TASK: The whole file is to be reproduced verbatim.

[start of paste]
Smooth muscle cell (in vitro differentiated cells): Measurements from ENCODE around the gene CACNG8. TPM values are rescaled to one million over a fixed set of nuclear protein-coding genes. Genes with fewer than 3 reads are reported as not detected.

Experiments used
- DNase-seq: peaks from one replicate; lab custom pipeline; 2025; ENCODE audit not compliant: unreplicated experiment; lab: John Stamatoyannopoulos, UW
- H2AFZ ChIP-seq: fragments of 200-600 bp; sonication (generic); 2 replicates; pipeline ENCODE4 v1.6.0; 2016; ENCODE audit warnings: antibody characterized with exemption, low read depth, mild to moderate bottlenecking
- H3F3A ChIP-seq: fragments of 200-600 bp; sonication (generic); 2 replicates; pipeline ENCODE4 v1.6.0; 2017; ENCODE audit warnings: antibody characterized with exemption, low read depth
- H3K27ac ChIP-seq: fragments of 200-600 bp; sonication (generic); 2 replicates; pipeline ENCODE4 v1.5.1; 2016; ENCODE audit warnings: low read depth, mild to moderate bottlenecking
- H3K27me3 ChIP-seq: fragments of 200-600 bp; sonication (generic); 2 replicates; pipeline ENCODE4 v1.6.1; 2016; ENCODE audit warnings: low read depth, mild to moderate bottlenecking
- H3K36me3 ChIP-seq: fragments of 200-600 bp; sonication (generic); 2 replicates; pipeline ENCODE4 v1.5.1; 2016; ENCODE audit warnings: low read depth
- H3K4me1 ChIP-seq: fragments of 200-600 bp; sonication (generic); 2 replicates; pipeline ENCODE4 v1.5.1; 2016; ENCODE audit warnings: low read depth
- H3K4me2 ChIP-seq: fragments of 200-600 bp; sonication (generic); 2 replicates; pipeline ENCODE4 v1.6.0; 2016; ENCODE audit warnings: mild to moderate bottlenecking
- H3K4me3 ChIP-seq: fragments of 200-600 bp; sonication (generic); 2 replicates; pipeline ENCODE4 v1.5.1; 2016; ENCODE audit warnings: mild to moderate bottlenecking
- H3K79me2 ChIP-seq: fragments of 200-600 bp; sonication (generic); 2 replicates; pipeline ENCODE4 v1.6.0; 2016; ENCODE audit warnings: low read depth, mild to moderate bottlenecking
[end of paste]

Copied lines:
Smooth muscle cell (in vitro differentiated cells): Measurements from ENCODE around the gene CACNG8. TPM values are rescaled to one million over a fixed set of nuclear protein-coding genes. Genes with fewer than 3 reads are reported as not detected.

Experiments used
- DNase-seq: peaks from one replicate; lab custom pipeline; 2025; ENCODE audit not compliant: unreplicated experiment; lab: John Stamatoyannopoulos, UW
- H2AFZ ChIP-seq: fragments of 200-600 bp; sonication (generic); 2 replicates; pipeline ENCODE4 v1.6.0; 2016; ENCODE audit warnings: antibody characterized with exemption, low read depth, mild to moderate bottlenecking
- H3F3A ChIP-seq: fragments of 200-600 bp; sonication (generic); 2 replicates; pipeline ENCODE4 v1.6.0; 2017; ENCODE audit warnings: antibody characterized with exemption, low read depth
- H3K27ac ChIP-seq: fragments of 200-600 bp; sonication (generic); 2 replicates; pipeline ENCODE4 v1.5.1; 2016; ENCODE audit warnings: low read depth, mild to moderate bottlenecking
- H3K27me3 ChIP-seq: fragments of 200-600 bp; sonication (generic); 2 replicates; pipeline ENCODE4 v1.6.1; 2016; ENCODE audit warnings: low read depth, mild to moderate bottlenecking
- H3K36me3 ChIP-seq: fragments of 200-600 bp; sonication (generic); 2 replicates; pipeline ENCODE4 v1.5.1; 2016; ENCODE audit warnings: low read depth
- H3K4me1 ChIP-seq: fragments of 200-600 bp; sonication (generic); 2 replicates; pipeline ENCODE4 v1.5.1; 2016; ENCODE audit warnings: low read depth
- H3K4me2 ChIP-seq: fragments of 200-600 bp; sonication (generic); 2 replicates; pipeline ENCODE4 v1.6.0; 2016; ENCODE audit warnings: mild to moderate bottlenecking
- H3K4me3 ChIP-seq: fragments of 200-600 bp; sonication (generic); 2 replicates; pipeline ENCODE4 v1.5.1; 2016; ENCODE audit warnings: mild to moderate bottlenecking
- H3K79me2 ChIP-seq: fragments of 200-600 bp; sonication (generic); 2 replicates; pipeline ENCODE4 v1.6.0; 2016; ENCODE audit warnings: low read depth, mild to moderate bottlenecking